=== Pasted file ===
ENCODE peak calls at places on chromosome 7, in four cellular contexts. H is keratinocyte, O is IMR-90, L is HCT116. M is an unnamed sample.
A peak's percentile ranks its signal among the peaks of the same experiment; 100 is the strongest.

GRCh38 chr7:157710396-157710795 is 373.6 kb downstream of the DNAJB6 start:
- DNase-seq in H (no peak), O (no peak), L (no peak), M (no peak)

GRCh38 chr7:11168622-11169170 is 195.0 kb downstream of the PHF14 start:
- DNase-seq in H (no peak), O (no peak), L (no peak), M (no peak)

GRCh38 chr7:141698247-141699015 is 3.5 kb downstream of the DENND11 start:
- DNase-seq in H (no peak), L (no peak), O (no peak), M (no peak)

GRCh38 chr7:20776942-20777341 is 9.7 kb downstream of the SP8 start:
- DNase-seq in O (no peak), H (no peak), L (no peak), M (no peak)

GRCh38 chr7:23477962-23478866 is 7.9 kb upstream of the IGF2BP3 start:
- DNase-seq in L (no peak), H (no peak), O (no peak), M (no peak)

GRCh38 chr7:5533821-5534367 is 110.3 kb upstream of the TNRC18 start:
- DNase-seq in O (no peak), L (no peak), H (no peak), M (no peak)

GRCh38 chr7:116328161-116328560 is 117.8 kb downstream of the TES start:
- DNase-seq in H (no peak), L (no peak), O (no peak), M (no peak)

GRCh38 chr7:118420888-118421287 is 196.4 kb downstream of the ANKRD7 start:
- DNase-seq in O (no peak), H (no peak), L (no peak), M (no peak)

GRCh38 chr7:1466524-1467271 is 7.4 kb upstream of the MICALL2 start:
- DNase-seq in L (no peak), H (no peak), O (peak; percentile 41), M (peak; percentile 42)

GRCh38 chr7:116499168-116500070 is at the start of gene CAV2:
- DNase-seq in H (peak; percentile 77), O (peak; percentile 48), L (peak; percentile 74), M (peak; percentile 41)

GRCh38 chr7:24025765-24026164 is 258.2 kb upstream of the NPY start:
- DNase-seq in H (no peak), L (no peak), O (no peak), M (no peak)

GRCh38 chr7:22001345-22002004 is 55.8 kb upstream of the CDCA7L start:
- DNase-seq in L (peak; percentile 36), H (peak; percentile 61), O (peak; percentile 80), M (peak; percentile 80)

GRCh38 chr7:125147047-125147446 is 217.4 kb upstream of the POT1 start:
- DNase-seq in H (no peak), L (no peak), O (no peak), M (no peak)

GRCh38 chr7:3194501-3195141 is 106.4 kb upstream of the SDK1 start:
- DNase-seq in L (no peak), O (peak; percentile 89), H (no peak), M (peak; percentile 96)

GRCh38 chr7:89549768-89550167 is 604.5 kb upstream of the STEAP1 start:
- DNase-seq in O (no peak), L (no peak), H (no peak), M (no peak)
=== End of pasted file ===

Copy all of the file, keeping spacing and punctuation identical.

ENCODE peak calls at places on chromosome 7, in four cellular contexts. H is keratinocyte, O is IMR-90, L is HCT116. M is an unnamed sample.
A peak's percentile ranks its signal among the peaks of the same experiment; 100 is the strongest.

GRCh38 chr7:157710396-157710795 is 373.6 kb downstream of the DNAJB6 start:
- DNase-seq in H (no peak), O (no peak), L (no peak), M (no peak)

GRCh38 chr7:11168622-11169170 is 195.0 kb downstream of the PHF14 start:
- DNase-seq in H (no peak), O (no peak), L (no peak), M (no peak)

GRCh38 chr7:141698247-141699015 is 3.5 kb downstream of the DENND11 start:
- DNase-seq in H (no peak), L (no peak), O (no peak), M (no peak)

GRCh38 chr7:20776942-20777341 is 9.7 kb downstream of the SP8 start:
- DNase-seq in O (no peak), H (no peak), L (no peak), M (no peak)

GRCh38 chr7:23477962-23478866 is 7.9 kb upstream of the IGF2BP3 start:
- DNase-seq in L (no peak), H (no peak), O (no peak), M (no peak)

GRCh38 chr7:5533821-5534367 is 110.3 kb upstream of the TNRC18 start:
- DNase-seq in O (no peak), L (no peak), H (no peak), M (no peak)

GRCh38 chr7:116328161-116328560 is 117.8 kb downstream of the TES start:
- DNase-seq in H (no peak), L (no peak), O (no peak), M (no peak)

GRCh38 chr7:118420888-118421287 is 196.4 kb downstream of the ANKRD7 start:
- DNase-seq in O (no peak), H (no peak), L (no peak), M (no peak)

GRCh38 chr7:1466524-1467271 is 7.4 kb upstream of the MICALL2 start:
- DNase-seq in L (no peak), H (no peak), O (peak; percentile 41), M (peak; percentile 42)

GRCh38 chr7:116499168-116500070 is at the start of gene CAV2:
- DNase-seq in H (peak; percentile 77), O (peak; percentile 48), L (peak; percentile 74), M (peak; percentile 41)

GRCh38 chr7:24025765-24026164 is 258.2 kb upstream of the NPY start:
- DNase-seq in H (no peak), L (no peak), O (no peak), M (no peak)

GRCh38 chr7:22001345-22002004 is 55.8 kb upstream of the CDCA7L start:
- DNase-seq in L (peak; percentile 36), H (peak; percentile 61), O (peak; percentile 80), M (peak; percentile 80)

GRCh38 chr7:125147047-125147446 is 217.4 kb upstream of the POT1 start:
- DNase-seq in H (no peak), L (no peak), O (no peak), M (no peak)

GRCh38 chr7:3194501-3195141 is 106.4 kb upstream of the SDK1 start:
- DNase-seq in L (no peak), O (peak; percentile 89), H (no peak), M (peak; percentile 96)

GRCh38 chr7:89549768-89550167 is 604.5 kb upstream of the STEAP1 start:
- DNase-seq in O (no peak), L (no peak), H (no peak), M (no peak)